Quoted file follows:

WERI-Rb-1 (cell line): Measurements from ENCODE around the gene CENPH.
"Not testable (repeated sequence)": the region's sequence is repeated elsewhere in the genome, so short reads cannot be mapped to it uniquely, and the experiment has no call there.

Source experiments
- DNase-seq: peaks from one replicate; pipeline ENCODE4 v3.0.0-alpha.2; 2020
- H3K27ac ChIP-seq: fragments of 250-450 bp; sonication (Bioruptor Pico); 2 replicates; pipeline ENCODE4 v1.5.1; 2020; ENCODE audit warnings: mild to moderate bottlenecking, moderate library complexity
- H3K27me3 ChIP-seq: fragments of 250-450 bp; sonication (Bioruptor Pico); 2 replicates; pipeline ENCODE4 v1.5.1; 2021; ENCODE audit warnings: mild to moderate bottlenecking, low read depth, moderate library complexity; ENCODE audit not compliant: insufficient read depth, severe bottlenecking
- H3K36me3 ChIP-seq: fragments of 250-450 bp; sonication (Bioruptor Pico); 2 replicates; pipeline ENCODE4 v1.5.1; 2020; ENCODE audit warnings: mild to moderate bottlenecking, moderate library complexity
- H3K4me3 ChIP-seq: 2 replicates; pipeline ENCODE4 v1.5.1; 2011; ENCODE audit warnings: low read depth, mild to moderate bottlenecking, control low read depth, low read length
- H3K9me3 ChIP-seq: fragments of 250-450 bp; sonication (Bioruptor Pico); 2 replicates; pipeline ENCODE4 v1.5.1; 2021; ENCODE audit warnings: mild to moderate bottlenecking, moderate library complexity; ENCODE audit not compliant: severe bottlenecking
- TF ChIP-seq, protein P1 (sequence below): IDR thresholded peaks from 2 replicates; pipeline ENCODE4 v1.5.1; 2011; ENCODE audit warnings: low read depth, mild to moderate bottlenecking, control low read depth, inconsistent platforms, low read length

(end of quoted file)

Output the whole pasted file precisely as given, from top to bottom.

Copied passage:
WERI-Rb-1 (cell line): Measurements from ENCODE around the gene CENPH.
"Not testable (repeated sequence)": the region's sequence is repeated elsewhere in the genome, so short reads cannot be mapped to it uniquely, and the experiment has no call there.

Source experiments
- DNase-seq: peaks from one replicate; pipeline ENCODE4 v3.0.0-alpha.2; 2020
- H3K27ac ChIP-seq: fragments of 250-450 bp; sonication (Bioruptor Pico); 2 replicates; pipeline ENCODE4 v1.5.1; 2020; ENCODE audit warnings: mild to moderate bottlenecking, moderate library complexity
- H3K27me3 ChIP-seq: fragments of 250-450 bp; sonication (Bioruptor Pico); 2 replicates; pipeline ENCODE4 v1.5.1; 2021; ENCODE audit warnings: mild to moderate bottlenecking, low read depth, moderate library complexity; ENCODE audit not compliant: insufficient read depth, severe bottlenecking
- H3K36me3 ChIP-seq: fragments of 250-450 bp; sonication (Bioruptor Pico); 2 replicates; pipeline ENCODE4 v1.5.1; 2020; ENCODE audit warnings: mild to moderate bottlenecking, moderate library complexity
- H3K4me3 ChIP-seq: 2 replicates; pipeline ENCODE4 v1.5.1; 2011; ENCODE audit warnings: low read depth, mild to moderate bottlenecking, control low read depth, low read length
- H3K9me3 ChIP-seq: fragments of 250-450 bp; sonication (Bioruptor Pico); 2 replicates; pipeline ENCODE4 v1.5.1; 2021; ENCODE audit warnings: mild to moderate bottlenecking, moderate library complexity; ENCODE audit not compliant: severe bottlenecking
- TF ChIP-seq, protein P1 (sequence below): IDR thresholded peaks from 2 replicates; pipeline ENCODE4 v1.5.1; 2011; ENCODE audit warnings: low read depth, mild to moderate bottlenecking, control low read depth, inconsistent platforms, low read length